The associations between each dietary pattern at each time point and IQ score were assessed using general linear models. Two models were used for each comparison. The first included adjustment for gender, age at WISC assessment, WISC administrator and the other dietary pattern scores from that particular time point. The second model made further adjustment for all the potential confounding/mediating factors described above, together with all other dietary pattern scores from all time points. We chose to adjust for other dietary pattern scores at the same point in time, as, although the pattern scores are uncorrelated at a population level, it is possible that an individual could score high or low on more than one pattern. Adjusted parameter estimates and 95% CIs are presented. In each fully adjusted model, complete data were available for 3966 cases. Secondary analyses examined the associations between dietary patterns and performance IQ and verbal IQ separately. All analyses were performed using SPSS for Windows v.15.0 and STATA v.10.0.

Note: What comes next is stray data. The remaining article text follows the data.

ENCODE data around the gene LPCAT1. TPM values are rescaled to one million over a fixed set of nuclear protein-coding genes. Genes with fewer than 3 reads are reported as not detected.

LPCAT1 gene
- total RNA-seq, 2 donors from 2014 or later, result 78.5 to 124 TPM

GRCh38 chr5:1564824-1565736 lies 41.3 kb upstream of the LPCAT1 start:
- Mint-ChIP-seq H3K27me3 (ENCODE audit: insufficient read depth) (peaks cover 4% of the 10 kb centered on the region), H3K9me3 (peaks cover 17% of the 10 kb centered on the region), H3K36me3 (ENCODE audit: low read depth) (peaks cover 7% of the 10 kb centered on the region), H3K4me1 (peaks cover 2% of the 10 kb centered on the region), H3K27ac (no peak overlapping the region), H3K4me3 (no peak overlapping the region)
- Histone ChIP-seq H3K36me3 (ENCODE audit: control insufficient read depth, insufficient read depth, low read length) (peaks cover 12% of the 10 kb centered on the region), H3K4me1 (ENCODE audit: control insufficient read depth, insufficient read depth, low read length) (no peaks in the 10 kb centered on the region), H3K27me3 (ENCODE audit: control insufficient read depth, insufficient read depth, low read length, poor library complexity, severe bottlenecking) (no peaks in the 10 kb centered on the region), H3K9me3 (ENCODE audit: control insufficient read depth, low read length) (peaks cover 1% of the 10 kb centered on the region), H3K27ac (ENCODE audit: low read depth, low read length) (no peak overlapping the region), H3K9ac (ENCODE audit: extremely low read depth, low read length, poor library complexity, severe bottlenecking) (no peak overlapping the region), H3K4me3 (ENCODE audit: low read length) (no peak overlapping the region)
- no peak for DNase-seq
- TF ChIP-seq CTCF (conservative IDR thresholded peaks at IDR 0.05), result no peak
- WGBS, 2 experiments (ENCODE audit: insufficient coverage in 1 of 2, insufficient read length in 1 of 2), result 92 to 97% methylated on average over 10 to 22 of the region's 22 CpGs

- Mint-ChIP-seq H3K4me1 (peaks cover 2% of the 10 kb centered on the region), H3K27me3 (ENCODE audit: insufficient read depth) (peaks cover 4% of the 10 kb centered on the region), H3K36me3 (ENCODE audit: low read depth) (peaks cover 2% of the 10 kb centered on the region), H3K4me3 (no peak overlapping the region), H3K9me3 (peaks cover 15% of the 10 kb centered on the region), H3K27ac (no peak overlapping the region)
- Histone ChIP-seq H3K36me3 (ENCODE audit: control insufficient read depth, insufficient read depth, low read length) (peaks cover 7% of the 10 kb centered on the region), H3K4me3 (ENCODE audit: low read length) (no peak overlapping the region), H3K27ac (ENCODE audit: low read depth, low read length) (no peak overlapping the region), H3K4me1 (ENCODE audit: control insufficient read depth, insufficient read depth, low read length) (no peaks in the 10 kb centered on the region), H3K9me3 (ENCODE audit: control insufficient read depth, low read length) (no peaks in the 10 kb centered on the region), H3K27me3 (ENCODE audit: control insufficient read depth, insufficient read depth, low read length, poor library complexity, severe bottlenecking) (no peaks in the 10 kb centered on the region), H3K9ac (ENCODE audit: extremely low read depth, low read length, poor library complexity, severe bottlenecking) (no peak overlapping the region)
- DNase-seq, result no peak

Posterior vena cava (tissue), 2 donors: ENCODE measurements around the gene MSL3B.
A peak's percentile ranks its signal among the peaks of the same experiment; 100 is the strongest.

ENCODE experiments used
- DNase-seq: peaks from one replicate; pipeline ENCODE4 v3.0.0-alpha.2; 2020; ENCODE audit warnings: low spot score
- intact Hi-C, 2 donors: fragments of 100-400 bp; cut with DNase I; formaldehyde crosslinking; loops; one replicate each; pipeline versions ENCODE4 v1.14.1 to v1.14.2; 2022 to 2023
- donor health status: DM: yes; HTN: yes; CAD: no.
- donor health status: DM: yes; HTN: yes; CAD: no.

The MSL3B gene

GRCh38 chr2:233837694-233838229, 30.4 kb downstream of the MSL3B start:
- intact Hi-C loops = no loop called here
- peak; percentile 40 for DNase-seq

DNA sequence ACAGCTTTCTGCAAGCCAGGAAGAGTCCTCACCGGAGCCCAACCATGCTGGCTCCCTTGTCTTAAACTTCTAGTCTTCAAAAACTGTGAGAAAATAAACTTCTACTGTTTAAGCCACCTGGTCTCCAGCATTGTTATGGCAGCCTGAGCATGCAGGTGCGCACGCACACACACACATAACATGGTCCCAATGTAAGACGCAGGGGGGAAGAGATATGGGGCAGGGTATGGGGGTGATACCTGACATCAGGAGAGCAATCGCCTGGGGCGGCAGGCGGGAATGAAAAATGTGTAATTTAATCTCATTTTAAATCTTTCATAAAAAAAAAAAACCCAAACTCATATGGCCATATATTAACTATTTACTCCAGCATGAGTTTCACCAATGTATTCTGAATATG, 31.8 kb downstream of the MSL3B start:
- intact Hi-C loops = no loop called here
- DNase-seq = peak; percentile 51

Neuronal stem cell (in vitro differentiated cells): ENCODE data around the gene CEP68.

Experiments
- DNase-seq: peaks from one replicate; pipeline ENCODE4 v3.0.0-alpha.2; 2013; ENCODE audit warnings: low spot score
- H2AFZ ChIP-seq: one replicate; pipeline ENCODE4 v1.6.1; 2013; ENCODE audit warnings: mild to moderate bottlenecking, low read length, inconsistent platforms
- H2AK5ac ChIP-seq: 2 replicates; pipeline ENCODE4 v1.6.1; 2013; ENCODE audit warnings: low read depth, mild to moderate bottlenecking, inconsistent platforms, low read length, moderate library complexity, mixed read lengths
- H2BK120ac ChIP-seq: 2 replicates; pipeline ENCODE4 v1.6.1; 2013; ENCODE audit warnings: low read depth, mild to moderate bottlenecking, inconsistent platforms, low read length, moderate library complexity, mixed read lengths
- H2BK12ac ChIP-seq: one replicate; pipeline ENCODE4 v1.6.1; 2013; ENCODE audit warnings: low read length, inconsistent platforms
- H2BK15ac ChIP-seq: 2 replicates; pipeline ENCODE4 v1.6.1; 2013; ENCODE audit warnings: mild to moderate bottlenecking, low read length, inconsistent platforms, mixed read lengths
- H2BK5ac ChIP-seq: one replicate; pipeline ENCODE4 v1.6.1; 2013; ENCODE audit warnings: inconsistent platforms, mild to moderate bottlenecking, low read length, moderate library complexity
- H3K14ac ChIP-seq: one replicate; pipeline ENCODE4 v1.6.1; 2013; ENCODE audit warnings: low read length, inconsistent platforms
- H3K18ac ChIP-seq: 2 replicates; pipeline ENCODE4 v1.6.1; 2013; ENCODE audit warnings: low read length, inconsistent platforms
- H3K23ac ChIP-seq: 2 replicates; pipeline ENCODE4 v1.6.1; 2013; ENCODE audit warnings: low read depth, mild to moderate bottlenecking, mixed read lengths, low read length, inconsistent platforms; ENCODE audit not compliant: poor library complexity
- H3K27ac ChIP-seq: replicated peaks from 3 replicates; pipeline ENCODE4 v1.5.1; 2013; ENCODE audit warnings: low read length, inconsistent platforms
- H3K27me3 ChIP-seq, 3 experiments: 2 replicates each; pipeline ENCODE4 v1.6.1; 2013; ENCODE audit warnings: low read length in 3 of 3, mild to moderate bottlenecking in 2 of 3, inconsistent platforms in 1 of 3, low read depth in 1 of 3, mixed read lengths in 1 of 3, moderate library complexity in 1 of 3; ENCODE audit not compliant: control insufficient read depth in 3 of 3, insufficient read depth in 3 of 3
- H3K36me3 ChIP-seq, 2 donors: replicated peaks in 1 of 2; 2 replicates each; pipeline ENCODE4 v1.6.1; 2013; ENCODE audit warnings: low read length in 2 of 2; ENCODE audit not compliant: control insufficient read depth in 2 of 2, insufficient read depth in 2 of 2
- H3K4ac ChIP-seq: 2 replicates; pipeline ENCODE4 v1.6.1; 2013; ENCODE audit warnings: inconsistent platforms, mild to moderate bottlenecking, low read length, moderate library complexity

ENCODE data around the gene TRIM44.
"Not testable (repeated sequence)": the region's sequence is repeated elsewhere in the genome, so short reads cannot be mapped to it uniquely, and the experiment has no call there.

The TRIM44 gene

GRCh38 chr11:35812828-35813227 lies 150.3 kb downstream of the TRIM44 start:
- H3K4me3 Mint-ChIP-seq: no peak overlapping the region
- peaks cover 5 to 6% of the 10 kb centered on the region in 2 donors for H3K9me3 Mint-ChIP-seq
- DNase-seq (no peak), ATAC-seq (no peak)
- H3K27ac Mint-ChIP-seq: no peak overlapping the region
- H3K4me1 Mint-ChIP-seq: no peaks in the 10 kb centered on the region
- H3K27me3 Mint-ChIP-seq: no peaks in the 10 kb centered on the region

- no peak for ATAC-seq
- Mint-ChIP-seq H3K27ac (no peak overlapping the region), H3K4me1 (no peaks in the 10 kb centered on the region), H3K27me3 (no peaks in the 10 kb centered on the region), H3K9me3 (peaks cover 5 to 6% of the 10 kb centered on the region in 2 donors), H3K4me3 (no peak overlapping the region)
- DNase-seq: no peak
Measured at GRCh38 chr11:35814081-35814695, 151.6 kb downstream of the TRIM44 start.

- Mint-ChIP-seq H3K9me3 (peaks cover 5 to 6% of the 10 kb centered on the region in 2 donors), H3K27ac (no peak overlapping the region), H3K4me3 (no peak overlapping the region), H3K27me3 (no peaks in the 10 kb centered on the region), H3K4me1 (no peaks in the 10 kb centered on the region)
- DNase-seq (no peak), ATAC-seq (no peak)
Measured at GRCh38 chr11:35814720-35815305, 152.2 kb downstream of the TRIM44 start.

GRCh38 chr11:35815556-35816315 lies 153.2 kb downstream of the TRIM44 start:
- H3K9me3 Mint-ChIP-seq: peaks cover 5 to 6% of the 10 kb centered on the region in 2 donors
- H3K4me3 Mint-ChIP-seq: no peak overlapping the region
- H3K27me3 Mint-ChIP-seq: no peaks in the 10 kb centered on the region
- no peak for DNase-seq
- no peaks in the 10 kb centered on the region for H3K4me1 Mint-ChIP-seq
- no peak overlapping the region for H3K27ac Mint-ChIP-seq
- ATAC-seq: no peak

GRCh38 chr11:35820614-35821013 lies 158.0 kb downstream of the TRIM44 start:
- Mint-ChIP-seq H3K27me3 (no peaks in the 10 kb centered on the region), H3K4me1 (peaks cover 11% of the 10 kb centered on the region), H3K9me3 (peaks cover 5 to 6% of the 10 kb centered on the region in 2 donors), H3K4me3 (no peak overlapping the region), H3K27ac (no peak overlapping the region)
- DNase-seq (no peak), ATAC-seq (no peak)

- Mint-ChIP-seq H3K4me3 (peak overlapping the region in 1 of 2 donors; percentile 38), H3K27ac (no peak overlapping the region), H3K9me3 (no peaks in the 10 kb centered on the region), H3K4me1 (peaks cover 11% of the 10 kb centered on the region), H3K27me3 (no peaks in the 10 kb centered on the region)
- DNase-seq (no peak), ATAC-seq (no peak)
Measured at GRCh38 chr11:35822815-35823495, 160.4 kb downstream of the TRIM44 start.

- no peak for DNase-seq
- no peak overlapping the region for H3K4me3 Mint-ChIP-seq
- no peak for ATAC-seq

Children with IQ data available (n=7044), as compared with the rest of the ALSPAC cohort (n=6944), were more likely to be girls, to have been breastfed, to have mothers with higher levels of education, to be of a higher social class and to be older (all p<0.0001, table 1). These children were also more likely to live in owner-occupied housing, to have experienced fewer stressful life-events and to have mothers who consumed oily fish during pregnancy (all p<0.001). But note that children with IQ data had a lower mean birth weight, as compared with the rest of the cohort (p<0.0001). The mean (SD) IQ score for the sample was 104 (16).

Table 1

Differences in characteristics of children with and without IQ data at 8.5 years of age

Three consistent dietary patterns were obtained via PCA at each time point: the ‘processed’, ‘traditional’ and ‘health-conscious’ patterns were stable over time.16–18 The ‘processed’ pattern was described by foods with high fat and sugar content and by processed and convenience foods, while the ‘traditional’ pattern was associated with consumption of meat, poultry, potato and vegetable. Salads, fruit, vegetables, fish, pasta and rice were the foods loading highly on the ‘health-conscious’ pattern. An additional pattern was extracted at 3 years of age: the ‘snack’ pattern that was associated with finger foods such as fruit, biscuits, bread and cakes.